Stories move in circles. We don’t always notice when we become part of a story, but they can twist and turn and emerge around us. And sometimes one story is found within another, and without us noticing it, we become part of something completely different.
On my first evening in Norway Lars took me to his grandmother’s house to look for old pictures together with a neighbour. Hanna-Marie Hillestad’s house is a cosy collection of various pieces of furniture, holiday souvenirs, decorative stuff and all sorts of bits and pieces that have accumulated over the years. At the beginning of the year she moved into the old people’s home, which is why only the three of us sit on a sofa and leaf through a dozen photo albums. One thing struck me again and again: in many pictures the focus is on flowers or plants, while the people tend to move blurred into the background. At first I attributed it to a technical error or an inexperienced photographer, but then Lars began to tell me about his grandmother. Hanna-Marie was pre-eminent in the field of botany and must have been one of the most knowledgeable people in this field in her best days. She collected seeds from different countries, sold homemade teas, tinctures and healing ointments and even gave lectures about them. Later in the evening Lars showed me the basement full of dried herbs and shelves full of books and notes.
In the weeks to come, Lars took me with him to the nursing home. He visited his grandmother every Tuesday, for which I honestly admired him very much. For me it was a strange feeling to meet this special woman from the stories and pictures of her grandson now in real life. It was still an honor to meet this dynamic and stubborn lady from the photographs. Nevertheless, I would have liked to have met her a few years earlier. Age awaits us all sometime.
Among the many different tasks that Lars and I worked on was the deassembling of Hanna-Marie’s old greenhouse. There was not much left of the huge garden in which once several hundred different herbs and plants had grown, but Lars will take over the house, keeping the good pieces and memories and build new ones. In the rain we took the metal frame apart and sorted the contents of the former greenhouse. Between clay pots and old garden chairs we found a red metal box containing some small bags with different plant seeds. To our surprise the box had kept wind and weather away.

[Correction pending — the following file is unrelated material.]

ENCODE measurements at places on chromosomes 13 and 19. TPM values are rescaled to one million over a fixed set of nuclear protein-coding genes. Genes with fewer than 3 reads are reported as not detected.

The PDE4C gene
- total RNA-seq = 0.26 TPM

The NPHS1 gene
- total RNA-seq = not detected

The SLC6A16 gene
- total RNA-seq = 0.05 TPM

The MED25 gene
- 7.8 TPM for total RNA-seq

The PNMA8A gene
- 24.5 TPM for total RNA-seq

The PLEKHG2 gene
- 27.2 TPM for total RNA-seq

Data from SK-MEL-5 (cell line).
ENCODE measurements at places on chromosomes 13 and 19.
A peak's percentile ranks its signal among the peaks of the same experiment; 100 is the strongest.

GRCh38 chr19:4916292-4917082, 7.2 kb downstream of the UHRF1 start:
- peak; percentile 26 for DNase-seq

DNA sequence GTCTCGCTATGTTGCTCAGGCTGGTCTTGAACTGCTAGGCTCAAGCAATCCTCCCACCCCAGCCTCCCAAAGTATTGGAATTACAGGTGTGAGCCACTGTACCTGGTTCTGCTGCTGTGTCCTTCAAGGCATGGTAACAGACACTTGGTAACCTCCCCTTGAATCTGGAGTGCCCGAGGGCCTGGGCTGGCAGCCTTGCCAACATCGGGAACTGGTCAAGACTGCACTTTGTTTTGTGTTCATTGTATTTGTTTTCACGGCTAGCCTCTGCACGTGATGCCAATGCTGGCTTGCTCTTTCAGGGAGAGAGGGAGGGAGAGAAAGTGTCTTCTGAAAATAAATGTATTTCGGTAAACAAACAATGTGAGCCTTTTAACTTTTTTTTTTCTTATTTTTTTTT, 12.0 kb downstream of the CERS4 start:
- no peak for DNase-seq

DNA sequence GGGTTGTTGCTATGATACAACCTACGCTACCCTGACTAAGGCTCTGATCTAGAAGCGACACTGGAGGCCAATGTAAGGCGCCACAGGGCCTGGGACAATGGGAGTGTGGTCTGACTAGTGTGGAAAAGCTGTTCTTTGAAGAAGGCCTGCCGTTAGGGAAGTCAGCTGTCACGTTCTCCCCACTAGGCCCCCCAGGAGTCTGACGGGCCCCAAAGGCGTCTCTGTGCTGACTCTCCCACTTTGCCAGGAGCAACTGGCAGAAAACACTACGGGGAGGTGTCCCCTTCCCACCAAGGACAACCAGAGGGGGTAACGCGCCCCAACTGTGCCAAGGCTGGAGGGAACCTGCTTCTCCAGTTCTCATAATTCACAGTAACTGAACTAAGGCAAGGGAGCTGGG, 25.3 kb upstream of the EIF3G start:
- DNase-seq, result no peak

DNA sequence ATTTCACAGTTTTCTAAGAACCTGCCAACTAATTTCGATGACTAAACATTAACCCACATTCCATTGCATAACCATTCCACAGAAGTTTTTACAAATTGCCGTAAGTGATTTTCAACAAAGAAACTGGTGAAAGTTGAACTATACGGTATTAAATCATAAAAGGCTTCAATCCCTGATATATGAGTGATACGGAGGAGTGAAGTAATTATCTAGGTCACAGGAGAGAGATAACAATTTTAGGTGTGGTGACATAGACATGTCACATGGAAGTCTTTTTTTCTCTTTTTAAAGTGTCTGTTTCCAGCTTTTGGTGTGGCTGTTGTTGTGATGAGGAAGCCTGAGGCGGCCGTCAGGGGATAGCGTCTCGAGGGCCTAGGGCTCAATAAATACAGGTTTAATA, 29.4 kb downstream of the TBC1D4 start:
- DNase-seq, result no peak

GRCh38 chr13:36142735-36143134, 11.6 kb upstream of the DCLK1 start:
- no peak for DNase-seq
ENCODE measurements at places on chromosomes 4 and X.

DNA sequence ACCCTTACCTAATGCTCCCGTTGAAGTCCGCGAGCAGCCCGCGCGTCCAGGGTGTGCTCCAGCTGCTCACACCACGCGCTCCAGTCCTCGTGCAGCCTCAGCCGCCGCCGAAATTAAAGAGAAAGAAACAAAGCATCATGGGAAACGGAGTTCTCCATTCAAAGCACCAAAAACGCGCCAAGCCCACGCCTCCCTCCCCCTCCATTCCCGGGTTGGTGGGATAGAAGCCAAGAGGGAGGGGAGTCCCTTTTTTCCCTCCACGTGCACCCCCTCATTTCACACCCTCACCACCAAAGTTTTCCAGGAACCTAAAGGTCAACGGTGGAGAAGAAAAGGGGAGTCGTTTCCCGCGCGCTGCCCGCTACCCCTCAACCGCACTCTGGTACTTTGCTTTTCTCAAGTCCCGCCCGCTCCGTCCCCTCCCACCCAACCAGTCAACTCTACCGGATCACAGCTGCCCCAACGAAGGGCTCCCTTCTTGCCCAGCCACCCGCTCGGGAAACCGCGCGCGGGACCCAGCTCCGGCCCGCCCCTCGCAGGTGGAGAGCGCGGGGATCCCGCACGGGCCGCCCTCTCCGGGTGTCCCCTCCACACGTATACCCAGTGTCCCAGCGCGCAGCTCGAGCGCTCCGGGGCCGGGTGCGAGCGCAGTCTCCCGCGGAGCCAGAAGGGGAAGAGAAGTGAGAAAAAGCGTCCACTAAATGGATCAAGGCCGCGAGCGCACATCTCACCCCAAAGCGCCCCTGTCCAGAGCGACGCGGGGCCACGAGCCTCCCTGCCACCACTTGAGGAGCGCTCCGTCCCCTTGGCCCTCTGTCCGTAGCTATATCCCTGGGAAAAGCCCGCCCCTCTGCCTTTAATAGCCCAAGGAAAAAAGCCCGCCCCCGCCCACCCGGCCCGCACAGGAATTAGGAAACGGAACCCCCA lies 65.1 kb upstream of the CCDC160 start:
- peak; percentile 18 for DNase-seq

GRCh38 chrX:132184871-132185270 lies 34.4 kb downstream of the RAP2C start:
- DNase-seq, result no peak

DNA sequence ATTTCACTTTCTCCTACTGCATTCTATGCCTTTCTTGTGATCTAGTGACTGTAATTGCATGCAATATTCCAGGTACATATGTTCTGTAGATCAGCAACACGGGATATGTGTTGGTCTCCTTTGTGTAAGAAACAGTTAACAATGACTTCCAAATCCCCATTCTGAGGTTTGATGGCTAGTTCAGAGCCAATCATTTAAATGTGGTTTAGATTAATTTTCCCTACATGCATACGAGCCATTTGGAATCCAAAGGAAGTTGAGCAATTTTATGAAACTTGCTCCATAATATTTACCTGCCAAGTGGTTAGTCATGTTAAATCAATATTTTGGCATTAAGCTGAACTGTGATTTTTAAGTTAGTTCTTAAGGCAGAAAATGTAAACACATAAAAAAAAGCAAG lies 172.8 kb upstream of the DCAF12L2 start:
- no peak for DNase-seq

Unfortunately Hanna-Marie died with 89 years in the night to the day of my departure. No one had expected it, but it’s better than to see her suffer. That night a great woman died, whom I knew only from stories and pictures, but who accompanied me somehow during my whole stay at Lars‘. I think she was a very strong-willed person who stood up for what she believed in. It is not only in this respect that I consider her to be a role model. When I look at her grandson, I believe that this special spark, which only a few people carry within them, will continue to exist for a long time to come.
For me, the circle has closed that day. Lars allowed me to keep the seeds from the box in the garden. I carry the white bags in my backpack until I get home and there I will try to plant them. I don’t have a green thumb like Hanna-Marie Hillestad, but I will definitely try it. And maybe, who knows, that’s the beginning of a new story.